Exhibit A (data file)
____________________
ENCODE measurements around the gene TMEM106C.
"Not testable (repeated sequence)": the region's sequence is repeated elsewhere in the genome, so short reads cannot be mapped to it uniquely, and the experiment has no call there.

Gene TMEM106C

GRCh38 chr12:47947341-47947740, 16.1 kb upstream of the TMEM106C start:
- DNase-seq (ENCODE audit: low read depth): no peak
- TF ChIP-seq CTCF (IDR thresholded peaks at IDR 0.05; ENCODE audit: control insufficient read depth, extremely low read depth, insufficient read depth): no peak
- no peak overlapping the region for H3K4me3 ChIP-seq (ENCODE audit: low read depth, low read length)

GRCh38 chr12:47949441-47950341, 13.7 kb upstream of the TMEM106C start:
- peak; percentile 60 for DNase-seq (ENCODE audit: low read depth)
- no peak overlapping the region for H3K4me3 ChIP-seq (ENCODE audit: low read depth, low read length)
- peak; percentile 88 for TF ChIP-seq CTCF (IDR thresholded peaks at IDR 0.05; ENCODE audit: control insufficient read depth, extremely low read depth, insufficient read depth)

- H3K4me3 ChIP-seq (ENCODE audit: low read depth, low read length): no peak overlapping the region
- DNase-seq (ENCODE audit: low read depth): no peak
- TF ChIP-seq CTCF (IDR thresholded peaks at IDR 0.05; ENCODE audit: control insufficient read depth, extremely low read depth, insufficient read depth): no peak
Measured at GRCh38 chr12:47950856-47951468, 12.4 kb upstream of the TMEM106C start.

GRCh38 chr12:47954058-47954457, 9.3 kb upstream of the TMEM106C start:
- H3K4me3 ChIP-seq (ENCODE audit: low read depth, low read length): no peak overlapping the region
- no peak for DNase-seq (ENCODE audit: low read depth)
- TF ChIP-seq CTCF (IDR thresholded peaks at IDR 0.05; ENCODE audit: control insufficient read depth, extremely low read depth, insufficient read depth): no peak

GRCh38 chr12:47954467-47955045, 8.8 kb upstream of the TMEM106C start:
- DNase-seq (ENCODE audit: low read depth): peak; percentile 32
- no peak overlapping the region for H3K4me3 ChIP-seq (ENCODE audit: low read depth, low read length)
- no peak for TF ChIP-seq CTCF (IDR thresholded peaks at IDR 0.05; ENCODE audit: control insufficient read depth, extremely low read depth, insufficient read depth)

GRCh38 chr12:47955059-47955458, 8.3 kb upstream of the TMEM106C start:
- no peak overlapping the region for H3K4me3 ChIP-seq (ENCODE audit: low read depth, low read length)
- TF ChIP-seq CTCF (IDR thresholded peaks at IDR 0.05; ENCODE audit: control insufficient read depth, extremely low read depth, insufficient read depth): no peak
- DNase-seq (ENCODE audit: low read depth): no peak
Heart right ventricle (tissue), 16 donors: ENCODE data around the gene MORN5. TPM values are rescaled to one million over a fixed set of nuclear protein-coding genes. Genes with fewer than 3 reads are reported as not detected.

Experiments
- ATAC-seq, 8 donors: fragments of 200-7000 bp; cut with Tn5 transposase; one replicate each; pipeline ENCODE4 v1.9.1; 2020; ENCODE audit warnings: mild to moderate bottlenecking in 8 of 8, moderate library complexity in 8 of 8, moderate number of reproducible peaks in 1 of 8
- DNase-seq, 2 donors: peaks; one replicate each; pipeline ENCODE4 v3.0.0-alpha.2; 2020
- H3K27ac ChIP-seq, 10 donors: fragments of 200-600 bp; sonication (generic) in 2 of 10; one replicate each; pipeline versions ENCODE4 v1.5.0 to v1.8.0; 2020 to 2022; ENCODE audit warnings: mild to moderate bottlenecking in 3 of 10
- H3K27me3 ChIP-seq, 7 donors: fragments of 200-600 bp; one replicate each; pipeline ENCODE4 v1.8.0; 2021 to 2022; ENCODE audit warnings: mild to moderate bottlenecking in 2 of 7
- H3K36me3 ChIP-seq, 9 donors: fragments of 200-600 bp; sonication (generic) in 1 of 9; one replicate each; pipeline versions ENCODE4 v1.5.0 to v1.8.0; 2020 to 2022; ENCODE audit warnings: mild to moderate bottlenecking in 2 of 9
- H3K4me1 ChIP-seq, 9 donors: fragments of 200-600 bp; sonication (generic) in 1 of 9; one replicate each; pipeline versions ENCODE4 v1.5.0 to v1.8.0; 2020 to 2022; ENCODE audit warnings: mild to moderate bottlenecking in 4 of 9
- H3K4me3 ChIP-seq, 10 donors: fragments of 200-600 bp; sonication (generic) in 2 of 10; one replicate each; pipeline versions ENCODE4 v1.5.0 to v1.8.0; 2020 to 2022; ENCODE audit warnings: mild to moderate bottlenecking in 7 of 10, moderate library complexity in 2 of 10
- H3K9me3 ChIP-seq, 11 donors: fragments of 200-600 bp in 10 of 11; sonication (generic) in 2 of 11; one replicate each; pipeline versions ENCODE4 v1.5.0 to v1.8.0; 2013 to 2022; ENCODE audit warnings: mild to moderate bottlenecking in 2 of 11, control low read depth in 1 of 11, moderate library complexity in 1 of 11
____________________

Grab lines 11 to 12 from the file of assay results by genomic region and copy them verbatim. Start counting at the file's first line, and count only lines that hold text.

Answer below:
- peak; percentile 88 for TF ChIP-seq CTCF (IDR thresholded peaks at IDR 0.05; ENCODE audit: control insufficient read depth, extremely low read depth, insufficient read depth)

- H3K4me3 ChIP-seq (ENCODE audit: low read depth, low read length): no peak overlapping the region